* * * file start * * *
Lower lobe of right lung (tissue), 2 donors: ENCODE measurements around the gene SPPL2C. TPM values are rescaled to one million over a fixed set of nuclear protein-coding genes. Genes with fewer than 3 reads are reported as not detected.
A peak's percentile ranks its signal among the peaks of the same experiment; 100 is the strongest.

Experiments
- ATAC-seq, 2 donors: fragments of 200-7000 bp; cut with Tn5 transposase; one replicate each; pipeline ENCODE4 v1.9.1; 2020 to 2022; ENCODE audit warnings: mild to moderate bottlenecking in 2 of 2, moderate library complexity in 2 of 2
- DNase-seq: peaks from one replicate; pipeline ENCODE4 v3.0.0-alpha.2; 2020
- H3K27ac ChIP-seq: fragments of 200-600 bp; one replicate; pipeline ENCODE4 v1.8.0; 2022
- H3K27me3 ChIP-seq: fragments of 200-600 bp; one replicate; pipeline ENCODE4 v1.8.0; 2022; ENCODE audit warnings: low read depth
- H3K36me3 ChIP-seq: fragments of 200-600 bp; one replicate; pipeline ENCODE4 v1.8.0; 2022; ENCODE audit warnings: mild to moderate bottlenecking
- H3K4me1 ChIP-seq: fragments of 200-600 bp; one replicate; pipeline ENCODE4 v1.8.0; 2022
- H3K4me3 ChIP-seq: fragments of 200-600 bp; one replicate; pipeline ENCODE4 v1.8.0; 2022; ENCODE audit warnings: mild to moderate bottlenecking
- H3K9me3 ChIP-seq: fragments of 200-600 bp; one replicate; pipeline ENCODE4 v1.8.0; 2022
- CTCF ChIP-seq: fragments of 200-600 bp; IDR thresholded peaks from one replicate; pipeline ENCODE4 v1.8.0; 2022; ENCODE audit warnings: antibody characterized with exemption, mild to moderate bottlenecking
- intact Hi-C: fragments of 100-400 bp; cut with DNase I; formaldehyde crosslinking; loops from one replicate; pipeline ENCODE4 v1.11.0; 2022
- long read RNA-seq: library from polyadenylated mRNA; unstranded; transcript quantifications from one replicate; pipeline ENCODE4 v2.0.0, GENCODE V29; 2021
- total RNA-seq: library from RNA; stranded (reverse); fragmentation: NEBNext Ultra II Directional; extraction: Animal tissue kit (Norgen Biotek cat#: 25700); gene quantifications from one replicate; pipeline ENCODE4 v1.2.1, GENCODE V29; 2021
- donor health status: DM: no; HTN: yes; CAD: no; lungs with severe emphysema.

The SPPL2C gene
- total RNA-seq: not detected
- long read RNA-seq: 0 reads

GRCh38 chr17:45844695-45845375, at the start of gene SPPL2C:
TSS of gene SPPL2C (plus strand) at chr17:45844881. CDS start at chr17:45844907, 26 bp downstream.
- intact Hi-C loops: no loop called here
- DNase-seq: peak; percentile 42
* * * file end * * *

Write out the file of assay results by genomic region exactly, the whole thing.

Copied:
Lower lobe of right lung (tissue), 2 donors: ENCODE measurements around the gene SPPL2C. TPM values are rescaled to one million over a fixed set of nuclear protein-coding genes. Genes with fewer than 3 reads are reported as not detected.
A peak's percentile ranks its signal among the peaks of the same experiment; 100 is the strongest.

Experiments
- ATAC-seq, 2 donors: fragments of 200-7000 bp; cut with Tn5 transposase; one replicate each; pipeline ENCODE4 v1.9.1; 2020 to 2022; ENCODE audit warnings: mild to moderate bottlenecking in 2 of 2, moderate library complexity in 2 of 2
- DNase-seq: peaks from one replicate; pipeline ENCODE4 v3.0.0-alpha.2; 2020
- H3K27ac ChIP-seq: fragments of 200-600 bp; one replicate; pipeline ENCODE4 v1.8.0; 2022
- H3K27me3 ChIP-seq: fragments of 200-600 bp; one replicate; pipeline ENCODE4 v1.8.0; 2022; ENCODE audit warnings: low read depth
- H3K36me3 ChIP-seq: fragments of 200-600 bp; one replicate; pipeline ENCODE4 v1.8.0; 2022; ENCODE audit warnings: mild to moderate bottlenecking
- H3K4me1 ChIP-seq: fragments of 200-600 bp; one replicate; pipeline ENCODE4 v1.8.0; 2022
- H3K4me3 ChIP-seq: fragments of 200-600 bp; one replicate; pipeline ENCODE4 v1.8.0; 2022; ENCODE audit warnings: mild to moderate bottlenecking
- H3K9me3 ChIP-seq: fragments of 200-600 bp; one replicate; pipeline ENCODE4 v1.8.0; 2022
- CTCF ChIP-seq: fragments of 200-600 bp; IDR thresholded peaks from one replicate; pipeline ENCODE4 v1.8.0; 2022; ENCODE audit warnings: antibody characterized with exemption, mild to moderate bottlenecking
- intact Hi-C: fragments of 100-400 bp; cut with DNase I; formaldehyde crosslinking; loops from one replicate; pipeline ENCODE4 v1.11.0; 2022
- long read RNA-seq: library from polyadenylated mRNA; unstranded; transcript quantifications from one replicate; pipeline ENCODE4 v2.0.0, GENCODE V29; 2021
- total RNA-seq: library from RNA; stranded (reverse); fragmentation: NEBNext Ultra II Directional; extraction: Animal tissue kit (Norgen Biotek cat#: 25700); gene quantifications from one replicate; pipeline ENCODE4 v1.2.1, GENCODE V29; 2021
- donor health status: DM: no; HTN: yes; CAD: no; lungs with severe emphysema.

The SPPL2C gene
- total RNA-seq: not detected
- long read RNA-seq: 0 reads

GRCh38 chr17:45844695-45845375, at the start of gene SPPL2C:
TSS of gene SPPL2C (plus strand) at chr17:45844881. CDS start at chr17:45844907, 26 bp downstream.
- intact Hi-C loops: no loop called here
- DNase-seq: peak; percentile 42